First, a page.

Special Customer Just as business in Chinese cultures, and elsewhere, depends on personal relationships, the client/shopowner relationship is crucial for success in the retail trade. Hong Kong people - although they window shop, ask relatives to "Get It Wholesale" and take advantage of generally available chain stores - are also loyal to certain traders in markets, shopping centres and in the street. The reason for this is quite obvious: after a certain relationship has been established, bargaining, a common Hong Kong pastime, may be initiated with greater ease and the risk of exploitation, Hong Kong's religion, reduced. Customer relations are especially important in the business sphere. Visits to night clubs and expensive restaurants are accepted ways of establishing business relations as a welcome accompaniment to the usual commissions, bribes and favours which are the norm of commercial life in Hong Kong. In the PRC, all foreign guests, business customers or not, must be banqueted even if their knowledge or projects are finally rejected. Deng Xiao Ping expressed reservations about this practice in his interesting set of essays: "Fundamental Issues in Modern China." (1987) (which incidentally also contains the intriguing advice that "execution is a good method of education") when he writes that in the past, the PRC has given too many banquets and not listened to foreigners enough. He is probably right. The intimacy created by the status of Special Customer makes exploitation irresistible for traders conditioned by a hard controlling script (life plan) based on dominant Refugee and survivalist components. Thus it is that the naive customer may realise that he has been overcharged on certain items for years and that the smiles of the trader have cost him dearly. The confusion in the customer's mind between personal and business relationships is not one some traders share for long. Employers have also been known to have departed for Canada owing their loyal work force months of salary and benefits. Caveat emptor thus extends to a caution for all engaged in the booming economy of Hong Kong. The traders in Special Customer are oblivious to their disregard for normal human decency and do not see that short-term gain also has its disadvantages in lost goodwill and the lowering of personal morale. The shopper (or employee or wholesale buyer) does not appreciate the ruthlessness of Hong Kong tradesmen and may be playing a game of "Kick Me". Foreigners usually follow this up with a session of "Ain't It Awful". The cheapening of the trader's personality operates independently of regarding the ethos of Hong Kong people as an example of shame culture where the personal conscience present in guilt cultures is usually absent. The avoidance of intimacy, which is how we regard exploitation, is a psychological process not linked to such outdated anthropological considerations. ANALYSIS Thesis: Business is business. Aim: Exploitation. Roles: Ruthless Trader, Vulnerable Customer. Dynamics: Fear of intimacy. Moves: 1. Friendly Cooperation. 2. Get lost. 1. Welcome to Hong Kong. 2. Now go home. Switch: I am a businessman, not your friend. Payoff: Masochistic lowering of self-esteem. Advantages: Psychological - None. Social - Monetary gain.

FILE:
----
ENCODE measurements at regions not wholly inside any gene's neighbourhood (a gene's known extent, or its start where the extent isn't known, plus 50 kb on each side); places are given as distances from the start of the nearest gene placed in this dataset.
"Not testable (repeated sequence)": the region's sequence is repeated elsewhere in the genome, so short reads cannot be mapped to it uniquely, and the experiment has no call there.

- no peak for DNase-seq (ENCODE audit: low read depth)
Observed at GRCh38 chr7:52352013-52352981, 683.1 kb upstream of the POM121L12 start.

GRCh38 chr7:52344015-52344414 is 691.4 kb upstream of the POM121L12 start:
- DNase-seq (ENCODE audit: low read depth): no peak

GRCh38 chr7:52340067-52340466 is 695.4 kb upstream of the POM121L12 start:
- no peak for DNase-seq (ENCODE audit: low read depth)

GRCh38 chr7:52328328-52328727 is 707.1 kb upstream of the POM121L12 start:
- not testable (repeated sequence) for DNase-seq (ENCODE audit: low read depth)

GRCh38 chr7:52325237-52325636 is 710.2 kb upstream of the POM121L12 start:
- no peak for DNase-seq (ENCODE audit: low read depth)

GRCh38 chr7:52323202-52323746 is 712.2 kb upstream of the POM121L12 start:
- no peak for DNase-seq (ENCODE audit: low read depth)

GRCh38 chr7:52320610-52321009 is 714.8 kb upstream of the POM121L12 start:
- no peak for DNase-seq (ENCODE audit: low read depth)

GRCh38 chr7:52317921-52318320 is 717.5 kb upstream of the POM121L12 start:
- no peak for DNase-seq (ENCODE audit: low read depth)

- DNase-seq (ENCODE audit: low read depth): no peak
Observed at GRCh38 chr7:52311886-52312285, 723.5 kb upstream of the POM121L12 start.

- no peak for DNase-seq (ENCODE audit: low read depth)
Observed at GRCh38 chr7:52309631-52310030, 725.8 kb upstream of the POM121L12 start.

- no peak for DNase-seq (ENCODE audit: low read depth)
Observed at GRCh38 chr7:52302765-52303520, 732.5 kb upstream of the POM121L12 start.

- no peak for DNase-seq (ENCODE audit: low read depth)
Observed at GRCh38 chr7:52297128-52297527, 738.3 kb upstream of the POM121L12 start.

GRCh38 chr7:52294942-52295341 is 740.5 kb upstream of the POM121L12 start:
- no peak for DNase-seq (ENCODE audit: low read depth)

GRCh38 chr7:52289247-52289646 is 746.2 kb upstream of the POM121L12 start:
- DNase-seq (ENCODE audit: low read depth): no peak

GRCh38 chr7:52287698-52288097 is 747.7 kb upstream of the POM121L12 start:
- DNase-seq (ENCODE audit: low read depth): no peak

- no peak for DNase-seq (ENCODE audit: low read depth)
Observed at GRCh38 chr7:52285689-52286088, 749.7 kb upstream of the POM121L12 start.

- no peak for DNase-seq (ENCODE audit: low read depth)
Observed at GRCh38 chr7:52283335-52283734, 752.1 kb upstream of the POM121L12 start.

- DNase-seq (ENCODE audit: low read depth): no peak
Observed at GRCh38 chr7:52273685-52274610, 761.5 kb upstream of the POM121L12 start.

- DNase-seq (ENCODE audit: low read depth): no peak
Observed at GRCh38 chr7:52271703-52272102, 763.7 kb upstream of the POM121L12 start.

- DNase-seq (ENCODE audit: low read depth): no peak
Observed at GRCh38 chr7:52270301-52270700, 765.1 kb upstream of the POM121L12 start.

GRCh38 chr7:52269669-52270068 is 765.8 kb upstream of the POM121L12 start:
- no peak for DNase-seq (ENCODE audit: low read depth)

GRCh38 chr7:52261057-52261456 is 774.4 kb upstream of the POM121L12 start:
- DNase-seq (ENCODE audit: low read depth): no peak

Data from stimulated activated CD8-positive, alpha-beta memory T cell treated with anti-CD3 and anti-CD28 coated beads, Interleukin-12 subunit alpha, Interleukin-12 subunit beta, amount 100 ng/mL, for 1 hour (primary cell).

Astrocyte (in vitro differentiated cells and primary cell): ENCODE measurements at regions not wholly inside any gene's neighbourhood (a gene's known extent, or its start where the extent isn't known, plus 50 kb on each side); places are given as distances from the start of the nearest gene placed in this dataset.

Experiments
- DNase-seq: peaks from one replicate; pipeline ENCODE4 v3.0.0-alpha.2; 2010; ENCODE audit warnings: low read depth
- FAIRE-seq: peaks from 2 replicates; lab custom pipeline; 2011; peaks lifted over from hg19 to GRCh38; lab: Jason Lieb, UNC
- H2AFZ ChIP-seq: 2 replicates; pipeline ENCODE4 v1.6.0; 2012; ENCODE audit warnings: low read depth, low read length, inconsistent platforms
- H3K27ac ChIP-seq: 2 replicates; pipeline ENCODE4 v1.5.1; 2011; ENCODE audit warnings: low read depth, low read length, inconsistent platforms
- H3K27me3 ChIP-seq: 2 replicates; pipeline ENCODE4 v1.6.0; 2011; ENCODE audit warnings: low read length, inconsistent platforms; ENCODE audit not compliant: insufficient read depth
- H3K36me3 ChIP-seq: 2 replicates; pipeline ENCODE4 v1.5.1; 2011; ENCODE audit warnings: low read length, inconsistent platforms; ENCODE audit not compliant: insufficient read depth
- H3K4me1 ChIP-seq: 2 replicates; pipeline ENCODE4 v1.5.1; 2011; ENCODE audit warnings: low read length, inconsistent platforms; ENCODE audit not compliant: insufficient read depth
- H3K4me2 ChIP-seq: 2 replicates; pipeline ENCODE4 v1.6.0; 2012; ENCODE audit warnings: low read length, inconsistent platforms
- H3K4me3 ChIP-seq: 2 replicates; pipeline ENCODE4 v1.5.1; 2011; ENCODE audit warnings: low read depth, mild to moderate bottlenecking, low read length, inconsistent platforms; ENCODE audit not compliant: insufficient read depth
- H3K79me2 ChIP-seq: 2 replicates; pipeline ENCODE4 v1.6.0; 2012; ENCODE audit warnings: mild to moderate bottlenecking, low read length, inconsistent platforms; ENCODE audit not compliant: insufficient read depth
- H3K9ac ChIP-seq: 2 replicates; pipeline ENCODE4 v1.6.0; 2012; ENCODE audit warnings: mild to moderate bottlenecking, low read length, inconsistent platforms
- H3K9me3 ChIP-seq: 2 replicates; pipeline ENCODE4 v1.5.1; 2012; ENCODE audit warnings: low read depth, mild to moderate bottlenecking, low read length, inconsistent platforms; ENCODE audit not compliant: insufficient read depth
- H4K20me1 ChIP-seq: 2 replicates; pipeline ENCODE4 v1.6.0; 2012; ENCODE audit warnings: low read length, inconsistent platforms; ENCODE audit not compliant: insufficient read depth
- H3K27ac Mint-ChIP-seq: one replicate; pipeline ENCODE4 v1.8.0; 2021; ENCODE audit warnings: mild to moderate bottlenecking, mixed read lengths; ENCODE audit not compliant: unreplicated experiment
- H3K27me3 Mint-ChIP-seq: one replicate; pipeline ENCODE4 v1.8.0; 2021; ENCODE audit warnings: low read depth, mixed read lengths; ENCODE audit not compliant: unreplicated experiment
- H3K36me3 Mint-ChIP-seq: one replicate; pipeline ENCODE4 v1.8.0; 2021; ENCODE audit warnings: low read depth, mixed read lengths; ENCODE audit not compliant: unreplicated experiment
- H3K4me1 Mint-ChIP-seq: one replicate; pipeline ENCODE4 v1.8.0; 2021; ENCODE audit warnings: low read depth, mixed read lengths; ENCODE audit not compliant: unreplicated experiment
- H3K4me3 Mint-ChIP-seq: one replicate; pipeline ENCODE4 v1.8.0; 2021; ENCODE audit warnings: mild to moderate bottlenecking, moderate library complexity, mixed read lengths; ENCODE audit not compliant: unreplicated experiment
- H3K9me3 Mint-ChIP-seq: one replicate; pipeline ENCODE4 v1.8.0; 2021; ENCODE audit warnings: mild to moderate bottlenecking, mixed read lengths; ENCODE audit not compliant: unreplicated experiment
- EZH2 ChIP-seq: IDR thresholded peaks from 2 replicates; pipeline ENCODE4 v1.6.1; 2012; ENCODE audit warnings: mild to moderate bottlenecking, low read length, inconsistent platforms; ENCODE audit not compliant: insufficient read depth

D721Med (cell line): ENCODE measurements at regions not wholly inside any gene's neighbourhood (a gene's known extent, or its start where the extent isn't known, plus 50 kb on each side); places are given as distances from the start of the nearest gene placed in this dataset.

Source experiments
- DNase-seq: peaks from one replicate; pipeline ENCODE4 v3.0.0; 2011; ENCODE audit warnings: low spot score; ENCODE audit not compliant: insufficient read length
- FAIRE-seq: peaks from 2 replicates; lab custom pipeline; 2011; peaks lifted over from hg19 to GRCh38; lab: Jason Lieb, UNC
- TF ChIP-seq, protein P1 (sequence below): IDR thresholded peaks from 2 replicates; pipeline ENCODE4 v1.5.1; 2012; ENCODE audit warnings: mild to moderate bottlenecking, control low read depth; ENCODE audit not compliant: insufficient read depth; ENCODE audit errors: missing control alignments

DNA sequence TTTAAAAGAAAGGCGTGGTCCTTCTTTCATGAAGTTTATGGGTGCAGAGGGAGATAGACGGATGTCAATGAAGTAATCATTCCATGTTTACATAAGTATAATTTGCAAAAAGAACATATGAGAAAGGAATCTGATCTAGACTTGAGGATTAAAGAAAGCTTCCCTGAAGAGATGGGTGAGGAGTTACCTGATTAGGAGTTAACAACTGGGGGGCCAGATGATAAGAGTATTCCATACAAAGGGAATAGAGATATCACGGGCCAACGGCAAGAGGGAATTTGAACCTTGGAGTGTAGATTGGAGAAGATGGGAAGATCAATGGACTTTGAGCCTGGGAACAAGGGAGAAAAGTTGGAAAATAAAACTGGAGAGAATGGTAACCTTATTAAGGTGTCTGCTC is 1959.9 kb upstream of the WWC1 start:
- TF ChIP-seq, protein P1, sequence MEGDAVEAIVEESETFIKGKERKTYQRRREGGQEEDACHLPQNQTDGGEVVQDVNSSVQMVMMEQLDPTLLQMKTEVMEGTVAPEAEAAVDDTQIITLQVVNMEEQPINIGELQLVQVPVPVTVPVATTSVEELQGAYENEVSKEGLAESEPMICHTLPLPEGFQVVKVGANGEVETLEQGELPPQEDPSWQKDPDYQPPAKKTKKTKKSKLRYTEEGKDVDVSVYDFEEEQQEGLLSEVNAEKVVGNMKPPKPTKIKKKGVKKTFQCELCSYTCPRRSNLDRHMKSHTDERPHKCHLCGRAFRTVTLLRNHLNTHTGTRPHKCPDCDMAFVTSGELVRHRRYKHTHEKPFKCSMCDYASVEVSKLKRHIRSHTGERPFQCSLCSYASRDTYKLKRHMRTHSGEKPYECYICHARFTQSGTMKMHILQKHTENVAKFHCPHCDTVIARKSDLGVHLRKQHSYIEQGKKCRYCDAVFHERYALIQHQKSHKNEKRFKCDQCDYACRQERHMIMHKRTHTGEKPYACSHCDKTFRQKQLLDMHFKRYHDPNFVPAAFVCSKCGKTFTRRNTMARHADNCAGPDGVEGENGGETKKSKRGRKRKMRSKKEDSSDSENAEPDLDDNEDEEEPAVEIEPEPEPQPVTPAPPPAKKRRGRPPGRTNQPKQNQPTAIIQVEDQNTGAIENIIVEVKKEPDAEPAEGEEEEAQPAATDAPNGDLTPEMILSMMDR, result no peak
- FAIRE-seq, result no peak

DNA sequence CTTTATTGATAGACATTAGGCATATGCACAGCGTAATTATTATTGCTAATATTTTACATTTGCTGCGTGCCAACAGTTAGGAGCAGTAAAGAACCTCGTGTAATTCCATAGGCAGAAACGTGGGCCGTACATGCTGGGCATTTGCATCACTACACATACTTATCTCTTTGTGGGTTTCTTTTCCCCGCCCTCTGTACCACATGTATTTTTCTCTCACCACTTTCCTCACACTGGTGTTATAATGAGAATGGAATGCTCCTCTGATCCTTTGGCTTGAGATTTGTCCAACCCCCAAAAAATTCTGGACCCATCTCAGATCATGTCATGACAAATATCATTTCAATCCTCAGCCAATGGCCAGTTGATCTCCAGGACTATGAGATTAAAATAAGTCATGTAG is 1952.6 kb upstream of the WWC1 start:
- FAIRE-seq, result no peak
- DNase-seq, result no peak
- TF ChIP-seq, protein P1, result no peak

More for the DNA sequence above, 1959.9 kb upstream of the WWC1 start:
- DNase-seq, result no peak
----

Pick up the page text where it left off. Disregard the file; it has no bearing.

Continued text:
Street and Traffic Games